The Dallas Cowboys, much like the Cincinnati Bengals, are trying to rebound without rebuilding. But even with that comes change in some form. Both coaching staffs have let go of and seen multiple departures of position and assistant coaches under their longtime head coaches Jason Garrett and Marvin Lewis respectively. The latest of these changes was Dallas releasing offensive line coach Frank Pollack, whom Cincinnati hired to the same position almost immediately. That came one week after Paul Alexander was fired after holding the spot in Cincinnati for nearly a quarter of a century.
The reasoning behind the termination of Pollack and Alexander both involve some form of scapegoating. Alexander had been with the Bengals since the mid-90s, and has helped develop some of the best offensive linemen in the team’s history a la Willie Anderson, Rich Braham, Levi Jones, and Andrew Whitworth. But his recent track record of putting together a younger group with draft picks of which he had great influence, is the primary reason why the offensive line as a whole has dramatically regressed in a matter of two years. His fate was decided by the time quarterback Andy Dalton hit the ground for the 80th time in two years.
The story behind Pollack, to me, is slightly more gray. Pollack joined the Cowboys in 2013 as the assistant offensive line coach to Bill Callahan, who served as the team’s offensive coordinator as well as offensive line coach. Callahan left for the Redskins in 2015 and Pollack took his spot as the offensive line coach. In the five years Pollack was there, Dallas added Travis Frederick, Zach Martin and La’el Collins through the draft to go with Tyron Smith and then left guard Ronald Leary and right tackle Doug Free. In 2016, the group was widely considered the best offensive line in professional football.
When 2017 came around, things changed a bit. Leary joined the Broncos in free agency and Free retired. They still had their best three players, but it wasn’t the same group. Collins was inserted in at right tackle, and Jonathan Cooper, a former first round pick, was brought in to compete with Chaz Green at left guard. The group was still playing at a high level, but Smith started to have issues with his back. Green and fellow backup Byron Bell struggled mightily in place of Smith, and even when Smith came back, the Cowboys were 5-6. Smith wouldn’t finish the season due to a knee injury, and the Cowboys missed the playoffs.
Most blame the terrible performance of Green against Atlanta—the first game Smith missed—as the beginning of the downfall of Dallas’ season. And when Green was continuing to play over Cooper at left guard, despite not yielding better results there, the blame had to go somewhere at the end of the day. And since offensive coordinator Scott Linehan would be kept on staff, the finger was eventually pointed toward Pollack, who didn’t have the final say of the starting lineup.
So now we’re here, Pollack gets a fresh start with a group that is nowhere as talented as the one in Jerry World. The big question is, what will Pollack’s influence be on building a better line?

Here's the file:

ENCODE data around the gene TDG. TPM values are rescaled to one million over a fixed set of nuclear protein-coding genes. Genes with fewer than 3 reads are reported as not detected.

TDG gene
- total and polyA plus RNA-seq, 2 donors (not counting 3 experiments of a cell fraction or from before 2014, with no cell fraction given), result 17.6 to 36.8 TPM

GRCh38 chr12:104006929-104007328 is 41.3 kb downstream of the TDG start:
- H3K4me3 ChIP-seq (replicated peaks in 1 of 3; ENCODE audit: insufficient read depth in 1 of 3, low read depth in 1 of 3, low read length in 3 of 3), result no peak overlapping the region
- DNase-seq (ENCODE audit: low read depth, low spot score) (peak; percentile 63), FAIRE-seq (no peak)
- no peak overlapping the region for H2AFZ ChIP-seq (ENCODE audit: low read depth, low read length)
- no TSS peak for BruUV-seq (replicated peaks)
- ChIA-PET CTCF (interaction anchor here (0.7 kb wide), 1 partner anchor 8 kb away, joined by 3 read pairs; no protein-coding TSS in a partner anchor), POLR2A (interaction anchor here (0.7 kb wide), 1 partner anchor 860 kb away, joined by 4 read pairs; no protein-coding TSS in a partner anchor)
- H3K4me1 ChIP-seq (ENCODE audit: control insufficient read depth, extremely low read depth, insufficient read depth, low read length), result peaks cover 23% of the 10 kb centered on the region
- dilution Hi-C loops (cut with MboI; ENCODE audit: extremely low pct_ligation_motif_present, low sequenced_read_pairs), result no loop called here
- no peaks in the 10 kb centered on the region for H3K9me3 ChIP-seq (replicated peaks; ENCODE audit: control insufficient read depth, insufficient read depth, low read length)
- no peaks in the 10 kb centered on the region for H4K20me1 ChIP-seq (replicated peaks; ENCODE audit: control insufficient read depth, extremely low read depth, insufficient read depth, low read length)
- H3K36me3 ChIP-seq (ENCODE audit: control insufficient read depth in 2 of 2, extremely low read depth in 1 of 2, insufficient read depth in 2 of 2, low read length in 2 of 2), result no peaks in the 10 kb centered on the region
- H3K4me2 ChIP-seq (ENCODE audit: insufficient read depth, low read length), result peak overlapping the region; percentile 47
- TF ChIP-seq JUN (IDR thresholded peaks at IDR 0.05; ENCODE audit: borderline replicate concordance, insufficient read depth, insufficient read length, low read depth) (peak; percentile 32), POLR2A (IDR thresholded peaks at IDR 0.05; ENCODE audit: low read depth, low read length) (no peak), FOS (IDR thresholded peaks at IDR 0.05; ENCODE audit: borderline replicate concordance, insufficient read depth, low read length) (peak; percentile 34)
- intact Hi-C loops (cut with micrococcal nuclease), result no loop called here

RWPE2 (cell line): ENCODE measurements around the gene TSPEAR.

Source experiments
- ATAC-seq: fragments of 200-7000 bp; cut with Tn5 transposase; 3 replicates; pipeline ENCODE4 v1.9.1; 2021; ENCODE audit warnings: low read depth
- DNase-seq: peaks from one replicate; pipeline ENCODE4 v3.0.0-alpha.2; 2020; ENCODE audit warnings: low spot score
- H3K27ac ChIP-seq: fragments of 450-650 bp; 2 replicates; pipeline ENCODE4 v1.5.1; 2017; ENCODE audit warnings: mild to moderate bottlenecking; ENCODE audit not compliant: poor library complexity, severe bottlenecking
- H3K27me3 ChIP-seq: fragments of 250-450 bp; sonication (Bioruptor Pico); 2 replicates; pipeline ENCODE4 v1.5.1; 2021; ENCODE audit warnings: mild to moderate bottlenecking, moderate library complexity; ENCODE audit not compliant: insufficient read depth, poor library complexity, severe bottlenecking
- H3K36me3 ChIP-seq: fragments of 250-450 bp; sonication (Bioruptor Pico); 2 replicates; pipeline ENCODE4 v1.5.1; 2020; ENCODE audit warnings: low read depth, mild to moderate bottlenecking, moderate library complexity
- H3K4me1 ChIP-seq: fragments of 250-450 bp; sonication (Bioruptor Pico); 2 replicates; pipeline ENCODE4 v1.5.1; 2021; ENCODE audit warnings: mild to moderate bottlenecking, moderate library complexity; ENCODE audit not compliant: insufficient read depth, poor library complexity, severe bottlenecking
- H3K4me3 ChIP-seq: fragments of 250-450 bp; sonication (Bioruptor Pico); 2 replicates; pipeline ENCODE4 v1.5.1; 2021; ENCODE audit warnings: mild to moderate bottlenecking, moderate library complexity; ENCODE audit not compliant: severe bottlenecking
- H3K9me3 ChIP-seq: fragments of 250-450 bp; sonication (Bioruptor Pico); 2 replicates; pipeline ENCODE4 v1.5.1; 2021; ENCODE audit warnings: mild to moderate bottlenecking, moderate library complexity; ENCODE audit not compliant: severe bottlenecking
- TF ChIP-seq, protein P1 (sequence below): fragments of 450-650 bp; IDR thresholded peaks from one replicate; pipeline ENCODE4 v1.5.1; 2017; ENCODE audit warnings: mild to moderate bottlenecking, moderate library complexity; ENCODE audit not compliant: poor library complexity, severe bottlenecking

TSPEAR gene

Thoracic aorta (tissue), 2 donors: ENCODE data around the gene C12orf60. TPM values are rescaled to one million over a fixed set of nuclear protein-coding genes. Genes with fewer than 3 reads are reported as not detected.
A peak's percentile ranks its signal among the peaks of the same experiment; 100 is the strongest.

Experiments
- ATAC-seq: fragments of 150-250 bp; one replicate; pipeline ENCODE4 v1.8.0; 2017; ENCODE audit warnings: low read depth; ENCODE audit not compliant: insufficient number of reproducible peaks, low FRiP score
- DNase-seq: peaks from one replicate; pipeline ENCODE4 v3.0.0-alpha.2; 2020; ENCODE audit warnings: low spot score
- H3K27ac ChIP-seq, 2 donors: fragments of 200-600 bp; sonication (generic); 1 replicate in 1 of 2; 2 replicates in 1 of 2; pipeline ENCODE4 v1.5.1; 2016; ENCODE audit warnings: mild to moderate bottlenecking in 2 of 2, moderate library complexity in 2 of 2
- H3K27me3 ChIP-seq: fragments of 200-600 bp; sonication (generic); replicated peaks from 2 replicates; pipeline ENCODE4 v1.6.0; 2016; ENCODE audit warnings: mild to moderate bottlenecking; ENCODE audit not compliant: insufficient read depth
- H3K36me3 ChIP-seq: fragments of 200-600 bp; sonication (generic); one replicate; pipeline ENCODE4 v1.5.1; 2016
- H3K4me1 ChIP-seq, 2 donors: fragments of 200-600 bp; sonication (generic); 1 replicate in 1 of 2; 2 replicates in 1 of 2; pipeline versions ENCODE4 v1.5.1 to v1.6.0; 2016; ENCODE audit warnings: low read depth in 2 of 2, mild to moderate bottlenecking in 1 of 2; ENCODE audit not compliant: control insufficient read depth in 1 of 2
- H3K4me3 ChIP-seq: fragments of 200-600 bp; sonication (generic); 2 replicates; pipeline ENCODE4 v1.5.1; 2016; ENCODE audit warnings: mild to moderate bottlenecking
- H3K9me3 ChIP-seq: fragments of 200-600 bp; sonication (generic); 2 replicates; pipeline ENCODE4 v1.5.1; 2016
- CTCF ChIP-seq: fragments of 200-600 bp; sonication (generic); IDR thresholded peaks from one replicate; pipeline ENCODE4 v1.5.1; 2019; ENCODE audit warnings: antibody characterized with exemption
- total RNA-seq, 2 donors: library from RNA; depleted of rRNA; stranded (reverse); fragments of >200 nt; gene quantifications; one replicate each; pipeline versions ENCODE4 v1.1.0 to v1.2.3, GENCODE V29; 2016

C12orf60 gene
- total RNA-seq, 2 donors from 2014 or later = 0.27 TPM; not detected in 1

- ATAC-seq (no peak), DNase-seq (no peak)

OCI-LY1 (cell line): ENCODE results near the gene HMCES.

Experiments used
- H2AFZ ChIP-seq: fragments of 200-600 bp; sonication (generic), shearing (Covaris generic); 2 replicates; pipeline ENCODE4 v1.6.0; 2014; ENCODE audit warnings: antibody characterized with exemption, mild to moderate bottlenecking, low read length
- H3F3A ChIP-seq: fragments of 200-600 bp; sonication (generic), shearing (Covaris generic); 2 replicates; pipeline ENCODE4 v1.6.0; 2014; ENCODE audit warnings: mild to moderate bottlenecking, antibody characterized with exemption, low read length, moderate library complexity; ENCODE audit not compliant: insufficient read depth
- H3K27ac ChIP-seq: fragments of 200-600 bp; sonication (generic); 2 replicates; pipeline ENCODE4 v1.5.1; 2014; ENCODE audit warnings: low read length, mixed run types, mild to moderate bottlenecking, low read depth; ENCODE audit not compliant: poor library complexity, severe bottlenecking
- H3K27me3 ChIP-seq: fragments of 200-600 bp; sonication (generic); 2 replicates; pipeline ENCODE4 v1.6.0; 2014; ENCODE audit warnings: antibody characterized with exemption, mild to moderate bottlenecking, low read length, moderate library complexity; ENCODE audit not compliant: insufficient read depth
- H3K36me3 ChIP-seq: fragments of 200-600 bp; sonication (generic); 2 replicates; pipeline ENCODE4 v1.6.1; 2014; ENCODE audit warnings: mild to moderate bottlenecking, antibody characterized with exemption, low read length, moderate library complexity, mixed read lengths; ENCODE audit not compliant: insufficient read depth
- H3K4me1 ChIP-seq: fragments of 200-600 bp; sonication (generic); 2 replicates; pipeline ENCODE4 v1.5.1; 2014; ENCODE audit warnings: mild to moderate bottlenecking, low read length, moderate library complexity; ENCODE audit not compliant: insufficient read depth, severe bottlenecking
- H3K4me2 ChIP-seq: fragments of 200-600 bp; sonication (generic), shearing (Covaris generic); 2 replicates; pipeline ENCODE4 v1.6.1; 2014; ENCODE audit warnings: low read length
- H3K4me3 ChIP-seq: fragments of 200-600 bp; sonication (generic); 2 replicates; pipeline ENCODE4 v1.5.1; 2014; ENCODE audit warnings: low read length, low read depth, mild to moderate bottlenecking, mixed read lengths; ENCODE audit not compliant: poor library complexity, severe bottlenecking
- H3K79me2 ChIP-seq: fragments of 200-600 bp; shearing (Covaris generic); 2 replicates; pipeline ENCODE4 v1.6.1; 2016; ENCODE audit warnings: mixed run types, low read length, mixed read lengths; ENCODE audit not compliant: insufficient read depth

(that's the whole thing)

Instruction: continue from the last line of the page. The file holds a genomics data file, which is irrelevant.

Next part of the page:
One thing that I know about the way the Bengals operate is how they rely on their position coaches more than most teams in scouting and drafting. Without a true GM and only four regional scouts on staff, much responsibility is placed on the assistants in the offseason to pickup the work their scouts do during the season. This is why Alexander had such power in trading up for Russell Bodine in 2014, and banging the table for both Cedric Ogbuehi and Jake Fisher in 2015. But Alexander was with the team for so long and surely developed a large amount of trust with both Mike Brown and Lewis.
Pollack is the latest of several new position coaches for the Bengals, but he’s different than other fresh hires. The team had interviewed at least four other candidates for the job before Pollack was fired. Not even a full 24 hours went by after Dallas relived Pollack of his duties before he’s hired by Cincinnati without even an announcement of an interview or any reported interest. The Bengals wasted no time in bringing him on, and I think that speaks volumes.
The Bengals know they messed up the offensive line last year, and appear to be doing the right things in turning it around. It’s going to be the most prioritized draft need, and Pollack is going to have his say in the process. He will already have his hands full in dealing with Ogbuehi and Jake Fisher each entering year four, as well as hopefully bringing in an upgrade at center over Bodine. Both Christian Westerman and Alex Redmond showed promise to potentially challenge incumbent starter Trey Hopkins at right guard, but still need refinement and reps. Pollack can be the guy to get the most out of them.
As far as blocking scheme goes, I don’t think much changes. Every team in the league runs its share of zone, but Dallas has run teams over with it the last two years. That was of course mainly due to their personnel, but it’s safe to think Pollack is going to stick to what he knows. The Bengals ran zone the most with Joe Mixon in the backfield, and that will most likely be the case going forward. They’ll still pull Boling around on power; that shouldn’t go away with how proficient he is in doing so.
When it all comes down to it, this is a power move from a franchise that rarely does such things. Pollack’s resume of working with and developing such great talents is why he was hired so quickly. How well he transforms his newest group will determine if it was worth it.